Is there a time-release bit of gardener’s DNA in the human genome that wakes up when one reaches “a certain age”?

As a child and under duress from my mother I planted zinnia seeds. I didn’t particularly care for the flowers–I think Ma had some sense that they were easy to grow and that success in bringing a few blooms into being would transform me into someone who actually cared about growing things. As a twenty-something I grew vegetables. Vegetables are food, though, and cultivating them when one is un- and underemployed distracts from life’s challenges and puts dinner on the table.

No, I’m talking about serious gardening, the kind of gardening that involves digging and sweating and constant research into flowers and shrubs and trees  that (in my case) will grown in a stone-and-clay matrix and survive regular depredations by the deer. I am talking about the re-creation of Eden but an Eden possible only if one has eaten well of the Fruit of the Tree of the Knowledge of Good and Evil.

My Nannie, my mother’s mother, presided over a gorgeous property with formal flowerbeds, woods, and a substantial vegetable garden. As a younger woman, Nannie got down and dirty with her landscape, but by the time I was twelve or so, Dominic the gardener did most of the heavy lifting. Nevertheless, I remember countless hours Nannie spent in the yard digging crabgrass out of her perfect green turf. I couldn’t imagine why she did it. To my eye, crabgrass pretty well matched the rest of the lawn and excavating its roots seemed a relentlessly boring endeavor.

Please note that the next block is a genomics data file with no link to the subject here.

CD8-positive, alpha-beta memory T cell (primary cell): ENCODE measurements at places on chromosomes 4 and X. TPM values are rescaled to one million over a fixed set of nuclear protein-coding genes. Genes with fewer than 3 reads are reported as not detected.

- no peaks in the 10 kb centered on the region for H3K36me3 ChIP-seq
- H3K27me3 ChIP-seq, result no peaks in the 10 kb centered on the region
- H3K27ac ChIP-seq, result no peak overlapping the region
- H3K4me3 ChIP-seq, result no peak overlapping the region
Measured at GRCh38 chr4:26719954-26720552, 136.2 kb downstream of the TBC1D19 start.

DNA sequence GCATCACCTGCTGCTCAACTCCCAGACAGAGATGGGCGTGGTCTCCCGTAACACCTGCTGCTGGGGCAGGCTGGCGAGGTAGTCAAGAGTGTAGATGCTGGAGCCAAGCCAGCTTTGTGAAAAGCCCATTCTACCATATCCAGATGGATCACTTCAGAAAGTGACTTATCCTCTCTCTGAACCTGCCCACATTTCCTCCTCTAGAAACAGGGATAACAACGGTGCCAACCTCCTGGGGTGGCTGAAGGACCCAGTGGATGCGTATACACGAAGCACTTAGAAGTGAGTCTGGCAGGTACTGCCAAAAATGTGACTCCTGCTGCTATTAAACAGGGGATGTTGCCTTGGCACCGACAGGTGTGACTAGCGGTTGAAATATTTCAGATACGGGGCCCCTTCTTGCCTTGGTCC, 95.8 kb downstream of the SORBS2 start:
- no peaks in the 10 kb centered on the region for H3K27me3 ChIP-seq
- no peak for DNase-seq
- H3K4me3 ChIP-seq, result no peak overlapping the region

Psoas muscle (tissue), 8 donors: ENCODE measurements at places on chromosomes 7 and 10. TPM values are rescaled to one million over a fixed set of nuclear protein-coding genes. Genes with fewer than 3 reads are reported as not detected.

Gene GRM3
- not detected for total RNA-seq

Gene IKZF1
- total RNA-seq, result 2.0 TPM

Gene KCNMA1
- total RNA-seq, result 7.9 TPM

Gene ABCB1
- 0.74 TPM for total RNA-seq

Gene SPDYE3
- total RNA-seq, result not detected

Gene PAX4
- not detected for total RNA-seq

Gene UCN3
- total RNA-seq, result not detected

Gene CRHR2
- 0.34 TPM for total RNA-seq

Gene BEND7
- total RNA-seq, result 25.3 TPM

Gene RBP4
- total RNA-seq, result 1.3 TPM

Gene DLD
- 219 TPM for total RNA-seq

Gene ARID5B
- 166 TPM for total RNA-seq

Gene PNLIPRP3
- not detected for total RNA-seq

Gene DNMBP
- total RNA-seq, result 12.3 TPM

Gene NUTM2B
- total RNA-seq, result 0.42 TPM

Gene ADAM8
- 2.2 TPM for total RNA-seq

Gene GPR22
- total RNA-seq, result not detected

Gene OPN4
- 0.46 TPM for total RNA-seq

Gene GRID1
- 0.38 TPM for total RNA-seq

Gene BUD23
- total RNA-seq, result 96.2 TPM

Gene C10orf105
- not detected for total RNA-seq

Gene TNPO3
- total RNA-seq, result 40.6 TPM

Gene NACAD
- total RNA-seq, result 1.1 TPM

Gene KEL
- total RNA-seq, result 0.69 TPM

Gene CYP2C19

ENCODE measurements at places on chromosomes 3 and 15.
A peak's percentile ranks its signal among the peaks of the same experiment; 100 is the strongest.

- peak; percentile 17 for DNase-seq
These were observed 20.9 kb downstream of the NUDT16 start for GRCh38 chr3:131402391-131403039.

I thought about her this morning as I worked in the shade of  a small beech tree, in the area I call my “woodland garden,” pulling various weeds, including the pernicious Japanese stilt grass, from the mosses thriving in that cool, damp place. For a while I knelt, pulling with one hand and supporting myself with the other, changing back and forth every few minutes. After a while I shifted position, sitting with legs outspread, uprooting invaders, a mirror of Nannie’s pose and focus.

Nannie was a tall, beautiful woman, with longer-than-waist-length plaits of pure silver that encircled her head. She was admired for her elegance, respected for her tireless volunteerism, famed for her gracious hospitality. I was generally fearful of her, leery of her unpredictable temper, clueless as to who she really was or what she really thought.

As I teased weeds from the moss with latex-clad hand (another trait I discover I share with my mitochondrial forebears is fragile skin and a decreasing ability to heal), I felt quietly happy. The morning was hot but the shade was pleasant and breezes rippled over my head, lifting strands of sweat-soaked hair. The telephone was too distant to intrude on my awareness. My Dear One was reading or writing or cooking, engaged in a kind of parallel domestic play; he had been out earlier, watering the cucumber, tomato and pepper plants growing in big pots on the deck, safe from deer. I was happy as Nannie must have been happy: alone but hardly lonely, relieved for the moment of the burden of public identity and other people’s needs.

Maybe this is why there is a moment when the gardening gene kicks in. Maybe there gets to be a moment when we realize that there is nothing more that we want than to be simply who we are.

And I, like so many people of a certain age, have gone back to Eden.